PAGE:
Gathering Physical Evidence—Take Pictures Immediately

If it's safe to do so and you have a camera or a camera phone, take pictures immediately after the car accident. Try to get shots of both cars and the accident scene from as many angles as possible before you leave the scene.

Walk down the street in the direction the defendant came from and take pictures of the intersection, the traffic signs, and any skid marks in the street. Take pictures of the debris from the cars, if there was any. Try to document the exact point of the collision.

If you don't have a camera or aren't physically able to take pictures because you were injured in the accident, have a friend or relative take pictures of the intersection and your car as soon as possible—certainly before you get your car repaired.

The Police Report

Many states have laws that require drivers to inform local law enforcement (and sometimes the Department of Motor Vehicles) about car accidents involving injuries or property damage that exceeds a certain amount.

Either way, if you get hurt or suffer vehicle damage in a car accident that you believe is another driver's fault, call the local police or sheriff's department and ask that an officer be sent to the scene. An officer will prepare a police report with crash-related details, statements from those involved, and other important information.

Keep in mind that jurors tend to give a lot of weight to a police officer's testimony. Officers are usually seen as objective (neutral) and official. So make sure you clearly and carefully tell the responding officer exactly what happened, perhaps even in writing, so that your version of events is preserved in the police report.

Do I Need to Hire a Car Accident Lawyer?

Some car accident cases are fairly straightforward. For example, if you have only minor injuries and everyone agrees that the other driver was at fault for the accident, you can probably represent yourself. You'll have to invest some time and effort to learn about the insurance claim process and write a demand letter, but chances are you'll be able to reach a fair settlement.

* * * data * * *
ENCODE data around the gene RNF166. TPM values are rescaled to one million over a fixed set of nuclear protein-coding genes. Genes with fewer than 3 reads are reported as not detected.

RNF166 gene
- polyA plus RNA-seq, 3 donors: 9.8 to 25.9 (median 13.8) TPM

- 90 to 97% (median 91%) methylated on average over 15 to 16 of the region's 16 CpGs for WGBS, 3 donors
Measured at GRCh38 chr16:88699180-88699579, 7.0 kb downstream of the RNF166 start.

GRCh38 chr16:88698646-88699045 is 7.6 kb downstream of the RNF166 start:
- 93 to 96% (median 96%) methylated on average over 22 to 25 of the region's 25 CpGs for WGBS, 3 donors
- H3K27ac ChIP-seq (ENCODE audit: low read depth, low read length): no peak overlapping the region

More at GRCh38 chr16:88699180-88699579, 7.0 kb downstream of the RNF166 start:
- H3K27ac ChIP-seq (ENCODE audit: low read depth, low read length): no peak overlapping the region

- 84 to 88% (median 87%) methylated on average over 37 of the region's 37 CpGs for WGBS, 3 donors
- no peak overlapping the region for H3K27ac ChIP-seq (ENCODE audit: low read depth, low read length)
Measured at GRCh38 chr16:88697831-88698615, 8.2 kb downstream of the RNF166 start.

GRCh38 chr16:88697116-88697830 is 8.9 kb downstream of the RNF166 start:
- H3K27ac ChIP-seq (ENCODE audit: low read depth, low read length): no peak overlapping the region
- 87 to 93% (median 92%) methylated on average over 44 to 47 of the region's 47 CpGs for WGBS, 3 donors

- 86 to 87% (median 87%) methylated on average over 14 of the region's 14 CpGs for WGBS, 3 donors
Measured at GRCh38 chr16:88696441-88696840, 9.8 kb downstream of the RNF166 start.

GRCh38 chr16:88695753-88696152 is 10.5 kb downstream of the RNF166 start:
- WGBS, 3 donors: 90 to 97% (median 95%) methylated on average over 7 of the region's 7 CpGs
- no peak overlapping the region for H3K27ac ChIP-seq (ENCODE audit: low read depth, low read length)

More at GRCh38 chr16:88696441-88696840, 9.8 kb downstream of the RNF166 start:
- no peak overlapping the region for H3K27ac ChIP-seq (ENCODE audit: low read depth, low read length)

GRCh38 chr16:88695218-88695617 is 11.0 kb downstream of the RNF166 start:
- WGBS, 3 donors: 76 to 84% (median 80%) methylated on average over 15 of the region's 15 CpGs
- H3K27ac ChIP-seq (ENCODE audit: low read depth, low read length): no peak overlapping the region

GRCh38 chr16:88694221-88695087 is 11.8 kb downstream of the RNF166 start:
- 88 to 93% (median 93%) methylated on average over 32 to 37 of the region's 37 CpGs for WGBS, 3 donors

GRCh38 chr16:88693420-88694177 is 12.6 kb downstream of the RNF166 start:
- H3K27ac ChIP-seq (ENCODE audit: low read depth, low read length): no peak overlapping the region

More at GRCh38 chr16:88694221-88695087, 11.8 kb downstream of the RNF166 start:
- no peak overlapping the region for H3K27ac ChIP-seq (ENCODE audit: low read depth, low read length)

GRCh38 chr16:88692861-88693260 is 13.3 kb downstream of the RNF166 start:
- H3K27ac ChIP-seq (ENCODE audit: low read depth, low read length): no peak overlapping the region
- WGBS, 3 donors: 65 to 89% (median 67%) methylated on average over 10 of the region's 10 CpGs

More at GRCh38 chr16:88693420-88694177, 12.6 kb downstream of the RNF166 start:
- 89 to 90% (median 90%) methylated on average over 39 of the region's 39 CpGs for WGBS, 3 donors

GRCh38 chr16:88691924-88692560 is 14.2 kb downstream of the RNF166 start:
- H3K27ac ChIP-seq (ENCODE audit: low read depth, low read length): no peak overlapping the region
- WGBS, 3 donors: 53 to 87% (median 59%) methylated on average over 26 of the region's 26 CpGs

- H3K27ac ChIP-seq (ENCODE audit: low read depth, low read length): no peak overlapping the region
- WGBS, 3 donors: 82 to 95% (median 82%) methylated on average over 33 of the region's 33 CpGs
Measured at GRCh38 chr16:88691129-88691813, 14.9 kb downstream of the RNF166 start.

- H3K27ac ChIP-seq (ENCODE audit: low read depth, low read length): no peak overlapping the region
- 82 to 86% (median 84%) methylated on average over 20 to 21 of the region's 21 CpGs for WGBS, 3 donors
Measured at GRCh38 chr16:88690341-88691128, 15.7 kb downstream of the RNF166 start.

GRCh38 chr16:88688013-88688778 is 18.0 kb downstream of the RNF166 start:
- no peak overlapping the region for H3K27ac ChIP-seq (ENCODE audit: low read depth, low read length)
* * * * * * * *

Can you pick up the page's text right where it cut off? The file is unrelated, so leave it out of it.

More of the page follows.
If you're dealing with a "he said, she said" situation, you'll probably need to hire a car accident lawyer. Hiring a lawyer can be a worthwhile investment when:

A lawyer can help you get the best possible outcome in your case when there is a factual dispute about what happened. Lawyers are trained to help gather the evidence you'll need to support your version of events, negotiate with insurance adjusters, and advocate for you in court if you end up there.

Next Steps After a Car Accident

Some of the steps you can take to help yourself after a car accident—like getting a copy of the police report—are steps that you can take on your own.

But if you believe you're being blamed for a crash that wasn't your fault, you might need the hire a professional who can help you dispute fault for the accident. Most car accident lawyers offer free consultations and work on a contingency fee basis. If you win your case or reach a settlement, you will pay your lawyer a percentage of the money you receive. If you lose your case, you don't have to pay your lawyer a fee, though you may be on the hook for some costs, like court filing fees.

Learn more about how an attorney can help with your car accident claim.

Make the Most of Your Claim
Get the compensation you deserve.
We've helped 215 clients find attorneys today.
There was a problem with the submission. Please refresh the page and try again
Full Name is required
Email is required
Please enter a valid Email
Phone Number is required
Please enter a valid Phone Number
Zip Code is required
Please add a valid Zip Code
Please enter a valid Case Description
Description is required

How It Works

  1. Briefly tell us about your case
  2. Provide your contact information
  3. Choose attorneys to contact you